7. Institute leadership. The aim of supervision should be to help people and machines and gadgets do a better job. Supervision of management is in need of overhaul, as well as supervision of production workers. Healthcare delivery lacks in its focus on teams. The failure to perceive care delivery as a shared responsibility prevents proper management of the professionals providing care. In addition, the clinical silos of physician, nurse, pharmacist, and other health professionals prevent a unified approach to patient care, adequate supervision, and coordination of those providing the care. A team approach utilizing effective, easy-to-use Web 2.0 technology facilitates communication and care coordination, leading to more effective and efficient care.
8. Drive out fear, so that everyone may work effectively for the company. Malpractice concerns only drive overutilization and defensive posturing while doing little to prevent errors or improve care. Monitoring outcomes through analytics helps identify best practices and areas for improvement. Effective communication of this information to all care team professionals, without focusing on placing blame, allows the team to collectively work towards improvement.
9. Put everybody in the company to work to accomplish the transformation. The transformation is everybody’s job. To move from the 1970s American auto industry model for healthcare delivery to a high quality, efficient one embraced by current U.S. automakers requires every person in a healthcare delivery organization to embrace change and facilitate both business and clinical transformation.
Healthcare information technology tools exist to allow organizations to thrive within the emerging healthcare marketplace. Lessons are available from other industries that embrace the teachings of Deming and now deploy information technology to achieve desired outcomes. Organizations led by leaders who seek new solutions to problems and embrace necessary change will sprint far ahead of those relying upon ineffective answers utilized in the past.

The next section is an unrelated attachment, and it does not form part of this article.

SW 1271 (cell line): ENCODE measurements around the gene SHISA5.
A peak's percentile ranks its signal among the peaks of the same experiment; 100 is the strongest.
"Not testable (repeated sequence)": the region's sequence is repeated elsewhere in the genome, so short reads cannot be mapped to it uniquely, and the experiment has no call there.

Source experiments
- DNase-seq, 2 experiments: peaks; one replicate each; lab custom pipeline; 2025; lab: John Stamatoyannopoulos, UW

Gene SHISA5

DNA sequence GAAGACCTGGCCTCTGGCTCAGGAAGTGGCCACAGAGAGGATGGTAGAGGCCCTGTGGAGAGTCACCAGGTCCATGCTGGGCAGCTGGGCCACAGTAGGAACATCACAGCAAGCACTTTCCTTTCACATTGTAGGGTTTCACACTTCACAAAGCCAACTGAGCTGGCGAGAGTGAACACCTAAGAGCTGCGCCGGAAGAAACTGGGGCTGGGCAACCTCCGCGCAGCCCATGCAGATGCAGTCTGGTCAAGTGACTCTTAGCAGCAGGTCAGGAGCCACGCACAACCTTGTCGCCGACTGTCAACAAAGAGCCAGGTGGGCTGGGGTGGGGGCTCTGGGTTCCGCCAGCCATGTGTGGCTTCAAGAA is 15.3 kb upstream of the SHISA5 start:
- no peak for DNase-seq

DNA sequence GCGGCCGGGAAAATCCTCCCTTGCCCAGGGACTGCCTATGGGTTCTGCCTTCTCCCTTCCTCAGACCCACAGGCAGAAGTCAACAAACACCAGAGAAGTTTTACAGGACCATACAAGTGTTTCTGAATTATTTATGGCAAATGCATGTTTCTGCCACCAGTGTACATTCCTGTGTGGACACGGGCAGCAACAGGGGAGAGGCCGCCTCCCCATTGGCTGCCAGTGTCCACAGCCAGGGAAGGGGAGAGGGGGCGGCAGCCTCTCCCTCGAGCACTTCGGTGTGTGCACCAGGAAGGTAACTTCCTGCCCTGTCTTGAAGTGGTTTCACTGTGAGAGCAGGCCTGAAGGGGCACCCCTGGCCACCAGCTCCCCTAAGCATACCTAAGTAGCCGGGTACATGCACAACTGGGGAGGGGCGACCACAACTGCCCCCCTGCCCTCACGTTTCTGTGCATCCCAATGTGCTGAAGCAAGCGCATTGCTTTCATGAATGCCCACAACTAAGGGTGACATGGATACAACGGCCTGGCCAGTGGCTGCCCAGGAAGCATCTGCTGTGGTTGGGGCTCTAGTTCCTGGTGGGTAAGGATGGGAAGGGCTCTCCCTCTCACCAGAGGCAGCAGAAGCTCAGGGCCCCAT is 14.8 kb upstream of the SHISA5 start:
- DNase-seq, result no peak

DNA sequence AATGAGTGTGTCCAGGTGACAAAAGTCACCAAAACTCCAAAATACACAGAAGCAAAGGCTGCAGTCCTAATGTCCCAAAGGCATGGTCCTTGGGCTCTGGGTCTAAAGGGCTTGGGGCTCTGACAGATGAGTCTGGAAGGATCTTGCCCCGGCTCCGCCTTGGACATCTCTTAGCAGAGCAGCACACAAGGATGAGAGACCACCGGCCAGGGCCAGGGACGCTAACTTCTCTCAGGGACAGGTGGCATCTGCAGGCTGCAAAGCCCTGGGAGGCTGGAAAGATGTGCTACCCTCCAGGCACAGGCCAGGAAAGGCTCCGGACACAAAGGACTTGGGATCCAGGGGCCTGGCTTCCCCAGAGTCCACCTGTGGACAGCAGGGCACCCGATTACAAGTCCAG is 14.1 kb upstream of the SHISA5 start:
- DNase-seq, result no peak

Barry Chaiken is the chief medical information officer of Infor and a member of the Editorial Advisory Board for Patient Safety & Quality Healthcare. With more than 20 years of experience in medical research, epidemiology, clinical information technology, and patient safety, Chaiken is board certified in general preventive medicine and public health and is a Fellow, and former Board member and Chair of HIMSS. As founder of DocsNetwork, Ltd., he worked on quality improvement studies, health IT clinical transformation projects, and clinical investigations for the National Institutes of Health, U.K. National Health Service, and Boston University Medical School. He is currently Adjunct Professor at Boston University’s School of Management where he teaches informatics. Chaiken may be contacted at firstname.lastname@example.org.